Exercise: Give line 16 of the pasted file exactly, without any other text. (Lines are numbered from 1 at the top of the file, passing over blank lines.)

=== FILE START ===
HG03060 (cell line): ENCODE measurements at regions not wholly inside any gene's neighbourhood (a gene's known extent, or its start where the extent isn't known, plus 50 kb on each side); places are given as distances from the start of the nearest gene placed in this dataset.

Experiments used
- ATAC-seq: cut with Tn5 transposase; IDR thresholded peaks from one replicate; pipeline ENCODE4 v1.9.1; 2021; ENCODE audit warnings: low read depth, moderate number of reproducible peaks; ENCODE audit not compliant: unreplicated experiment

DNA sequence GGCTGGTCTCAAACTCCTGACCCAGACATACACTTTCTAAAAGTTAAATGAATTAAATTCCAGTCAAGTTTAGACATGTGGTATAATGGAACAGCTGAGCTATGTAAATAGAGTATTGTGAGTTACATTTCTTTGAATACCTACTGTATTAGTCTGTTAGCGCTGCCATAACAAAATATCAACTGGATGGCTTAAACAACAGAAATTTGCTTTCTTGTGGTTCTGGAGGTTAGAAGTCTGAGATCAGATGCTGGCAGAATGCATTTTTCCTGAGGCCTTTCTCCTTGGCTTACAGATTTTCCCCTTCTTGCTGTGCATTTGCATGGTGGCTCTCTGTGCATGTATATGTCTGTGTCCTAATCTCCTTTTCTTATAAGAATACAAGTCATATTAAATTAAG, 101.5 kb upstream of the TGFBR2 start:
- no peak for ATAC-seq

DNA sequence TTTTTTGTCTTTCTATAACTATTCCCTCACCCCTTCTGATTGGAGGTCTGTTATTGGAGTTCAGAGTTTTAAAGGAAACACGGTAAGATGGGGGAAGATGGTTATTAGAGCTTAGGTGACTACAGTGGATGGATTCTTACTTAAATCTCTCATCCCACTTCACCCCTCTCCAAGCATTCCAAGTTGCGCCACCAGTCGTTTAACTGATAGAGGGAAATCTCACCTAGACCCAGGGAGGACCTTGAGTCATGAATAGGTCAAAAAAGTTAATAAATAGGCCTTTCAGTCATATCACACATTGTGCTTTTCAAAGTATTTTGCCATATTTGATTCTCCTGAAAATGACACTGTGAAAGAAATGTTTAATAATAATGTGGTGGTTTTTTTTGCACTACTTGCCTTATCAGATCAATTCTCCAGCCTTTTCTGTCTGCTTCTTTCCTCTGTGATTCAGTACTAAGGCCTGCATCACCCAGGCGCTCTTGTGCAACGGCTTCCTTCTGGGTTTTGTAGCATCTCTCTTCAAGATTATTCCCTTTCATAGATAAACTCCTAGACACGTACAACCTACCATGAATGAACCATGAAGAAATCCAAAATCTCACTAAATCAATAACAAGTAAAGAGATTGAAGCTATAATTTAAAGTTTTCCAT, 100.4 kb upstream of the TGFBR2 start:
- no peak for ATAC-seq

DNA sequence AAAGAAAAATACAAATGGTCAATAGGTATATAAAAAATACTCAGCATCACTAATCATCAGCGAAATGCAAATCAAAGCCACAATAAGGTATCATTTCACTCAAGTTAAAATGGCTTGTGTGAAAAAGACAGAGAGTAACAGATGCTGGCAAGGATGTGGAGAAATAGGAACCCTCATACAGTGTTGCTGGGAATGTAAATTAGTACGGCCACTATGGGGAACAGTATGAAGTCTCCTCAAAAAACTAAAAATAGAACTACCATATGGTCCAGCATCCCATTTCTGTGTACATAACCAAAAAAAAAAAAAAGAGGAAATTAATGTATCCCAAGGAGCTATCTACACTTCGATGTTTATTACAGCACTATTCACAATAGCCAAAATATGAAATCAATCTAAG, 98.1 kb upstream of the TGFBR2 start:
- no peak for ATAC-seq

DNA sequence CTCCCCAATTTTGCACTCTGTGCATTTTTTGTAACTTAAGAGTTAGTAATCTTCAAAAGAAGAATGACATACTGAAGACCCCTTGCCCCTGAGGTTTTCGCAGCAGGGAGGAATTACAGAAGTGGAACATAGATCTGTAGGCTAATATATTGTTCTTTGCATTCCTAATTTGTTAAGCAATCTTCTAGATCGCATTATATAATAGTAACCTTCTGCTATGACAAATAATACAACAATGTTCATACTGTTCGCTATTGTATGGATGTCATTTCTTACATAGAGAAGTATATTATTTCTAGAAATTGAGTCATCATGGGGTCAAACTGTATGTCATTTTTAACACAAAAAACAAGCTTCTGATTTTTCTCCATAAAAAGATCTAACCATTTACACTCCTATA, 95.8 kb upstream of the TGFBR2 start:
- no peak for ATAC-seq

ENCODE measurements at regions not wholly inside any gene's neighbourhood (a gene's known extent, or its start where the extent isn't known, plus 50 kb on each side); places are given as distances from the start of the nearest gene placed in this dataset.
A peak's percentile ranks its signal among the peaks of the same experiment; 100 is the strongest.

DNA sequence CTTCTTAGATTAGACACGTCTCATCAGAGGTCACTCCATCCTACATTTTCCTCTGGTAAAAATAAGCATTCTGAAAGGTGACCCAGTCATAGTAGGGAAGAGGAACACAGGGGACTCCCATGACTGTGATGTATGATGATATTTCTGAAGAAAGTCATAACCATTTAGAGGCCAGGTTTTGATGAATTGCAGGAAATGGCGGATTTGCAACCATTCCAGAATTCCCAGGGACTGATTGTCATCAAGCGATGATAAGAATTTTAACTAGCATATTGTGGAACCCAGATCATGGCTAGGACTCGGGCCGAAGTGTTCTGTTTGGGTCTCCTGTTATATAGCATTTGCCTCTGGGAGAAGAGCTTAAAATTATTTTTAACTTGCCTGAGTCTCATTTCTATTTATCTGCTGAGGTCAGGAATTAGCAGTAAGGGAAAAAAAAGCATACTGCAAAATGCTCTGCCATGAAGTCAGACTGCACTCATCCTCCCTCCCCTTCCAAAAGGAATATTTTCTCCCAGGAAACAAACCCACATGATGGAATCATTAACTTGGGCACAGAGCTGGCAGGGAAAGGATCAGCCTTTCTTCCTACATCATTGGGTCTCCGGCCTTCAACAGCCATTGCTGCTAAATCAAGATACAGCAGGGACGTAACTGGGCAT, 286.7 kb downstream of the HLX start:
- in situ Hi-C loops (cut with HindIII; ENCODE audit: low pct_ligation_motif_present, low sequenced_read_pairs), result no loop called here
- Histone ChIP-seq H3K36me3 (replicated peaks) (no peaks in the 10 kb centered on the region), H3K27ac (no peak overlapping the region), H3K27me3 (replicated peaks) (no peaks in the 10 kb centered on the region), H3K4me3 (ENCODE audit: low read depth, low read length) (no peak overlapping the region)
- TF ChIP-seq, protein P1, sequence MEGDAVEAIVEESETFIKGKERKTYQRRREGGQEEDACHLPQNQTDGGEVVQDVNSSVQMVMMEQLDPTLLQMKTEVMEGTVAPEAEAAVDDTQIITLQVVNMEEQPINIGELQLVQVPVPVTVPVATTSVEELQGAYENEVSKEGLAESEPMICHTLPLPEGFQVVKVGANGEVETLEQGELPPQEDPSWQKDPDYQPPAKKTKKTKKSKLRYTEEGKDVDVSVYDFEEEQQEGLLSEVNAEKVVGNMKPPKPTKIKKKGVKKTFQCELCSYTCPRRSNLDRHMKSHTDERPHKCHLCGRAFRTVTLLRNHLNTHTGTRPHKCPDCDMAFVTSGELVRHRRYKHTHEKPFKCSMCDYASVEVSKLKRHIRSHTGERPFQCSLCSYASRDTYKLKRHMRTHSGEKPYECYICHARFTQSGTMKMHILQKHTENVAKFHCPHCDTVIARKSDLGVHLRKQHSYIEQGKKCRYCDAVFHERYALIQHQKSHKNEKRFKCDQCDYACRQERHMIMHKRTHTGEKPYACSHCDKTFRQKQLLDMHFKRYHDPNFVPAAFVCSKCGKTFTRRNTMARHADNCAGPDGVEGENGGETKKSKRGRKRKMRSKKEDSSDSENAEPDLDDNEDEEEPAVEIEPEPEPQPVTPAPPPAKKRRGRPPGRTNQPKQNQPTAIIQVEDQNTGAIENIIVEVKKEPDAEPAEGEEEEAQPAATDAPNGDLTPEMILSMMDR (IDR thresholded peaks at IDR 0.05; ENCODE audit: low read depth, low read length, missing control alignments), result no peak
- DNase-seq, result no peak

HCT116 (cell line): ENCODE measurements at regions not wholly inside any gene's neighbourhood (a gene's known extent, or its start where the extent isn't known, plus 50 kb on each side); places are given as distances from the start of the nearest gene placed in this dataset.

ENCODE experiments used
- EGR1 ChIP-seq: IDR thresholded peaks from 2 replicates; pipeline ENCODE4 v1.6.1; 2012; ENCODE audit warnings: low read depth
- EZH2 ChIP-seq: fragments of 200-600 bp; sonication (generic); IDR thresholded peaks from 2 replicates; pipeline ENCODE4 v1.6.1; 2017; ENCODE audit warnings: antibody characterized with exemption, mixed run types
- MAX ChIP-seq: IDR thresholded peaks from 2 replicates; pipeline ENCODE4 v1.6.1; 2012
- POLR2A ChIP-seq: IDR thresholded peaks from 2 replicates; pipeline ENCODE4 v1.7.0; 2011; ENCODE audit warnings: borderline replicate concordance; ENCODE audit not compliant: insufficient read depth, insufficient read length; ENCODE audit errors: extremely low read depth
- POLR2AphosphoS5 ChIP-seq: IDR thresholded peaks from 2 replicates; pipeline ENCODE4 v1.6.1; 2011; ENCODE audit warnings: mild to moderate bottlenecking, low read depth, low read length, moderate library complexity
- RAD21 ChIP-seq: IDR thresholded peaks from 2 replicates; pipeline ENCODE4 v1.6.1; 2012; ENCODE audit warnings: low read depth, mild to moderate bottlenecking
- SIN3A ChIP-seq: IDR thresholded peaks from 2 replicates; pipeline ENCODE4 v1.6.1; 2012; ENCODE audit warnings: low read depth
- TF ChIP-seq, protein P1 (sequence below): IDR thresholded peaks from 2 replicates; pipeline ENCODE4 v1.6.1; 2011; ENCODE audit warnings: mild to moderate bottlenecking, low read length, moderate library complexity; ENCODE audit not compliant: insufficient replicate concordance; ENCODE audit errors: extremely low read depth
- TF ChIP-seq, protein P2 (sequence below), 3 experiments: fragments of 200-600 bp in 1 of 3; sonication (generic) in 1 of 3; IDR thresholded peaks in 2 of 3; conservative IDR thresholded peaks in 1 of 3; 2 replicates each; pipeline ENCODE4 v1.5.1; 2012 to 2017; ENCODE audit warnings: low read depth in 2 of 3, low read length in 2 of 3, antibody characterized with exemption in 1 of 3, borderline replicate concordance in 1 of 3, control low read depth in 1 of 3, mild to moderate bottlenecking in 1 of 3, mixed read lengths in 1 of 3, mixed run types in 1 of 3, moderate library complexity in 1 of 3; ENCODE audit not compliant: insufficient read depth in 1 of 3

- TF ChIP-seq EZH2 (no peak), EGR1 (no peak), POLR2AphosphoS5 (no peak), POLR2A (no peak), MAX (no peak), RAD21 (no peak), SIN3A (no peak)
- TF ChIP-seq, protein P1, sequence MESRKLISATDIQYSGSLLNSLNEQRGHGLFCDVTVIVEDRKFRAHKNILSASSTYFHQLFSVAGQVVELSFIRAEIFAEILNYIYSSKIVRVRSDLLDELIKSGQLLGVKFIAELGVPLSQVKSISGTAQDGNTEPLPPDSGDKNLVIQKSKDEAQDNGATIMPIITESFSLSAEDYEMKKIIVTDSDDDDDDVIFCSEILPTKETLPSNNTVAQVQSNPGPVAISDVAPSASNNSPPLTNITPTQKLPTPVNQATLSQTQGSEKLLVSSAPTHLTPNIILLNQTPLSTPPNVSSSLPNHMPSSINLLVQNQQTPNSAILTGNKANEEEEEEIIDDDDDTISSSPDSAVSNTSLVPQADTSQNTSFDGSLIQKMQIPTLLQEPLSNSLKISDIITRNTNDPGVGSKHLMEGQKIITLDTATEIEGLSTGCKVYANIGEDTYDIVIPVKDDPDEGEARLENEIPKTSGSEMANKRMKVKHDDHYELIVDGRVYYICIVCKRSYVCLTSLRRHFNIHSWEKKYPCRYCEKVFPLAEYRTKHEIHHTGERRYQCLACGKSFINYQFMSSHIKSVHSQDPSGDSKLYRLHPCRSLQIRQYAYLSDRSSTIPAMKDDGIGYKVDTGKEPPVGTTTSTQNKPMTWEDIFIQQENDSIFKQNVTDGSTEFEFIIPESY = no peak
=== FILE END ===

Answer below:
- Histone ChIP-seq H3K36me3 (replicated peaks) (no peaks in the 10 kb centered on the region), H3K27ac (no peak overlapping the region), H3K27me3 (replicated peaks) (no peaks in the 10 kb centered on the region), H3K4me3 (ENCODE audit: low read depth, low read length) (no peak overlapping the region)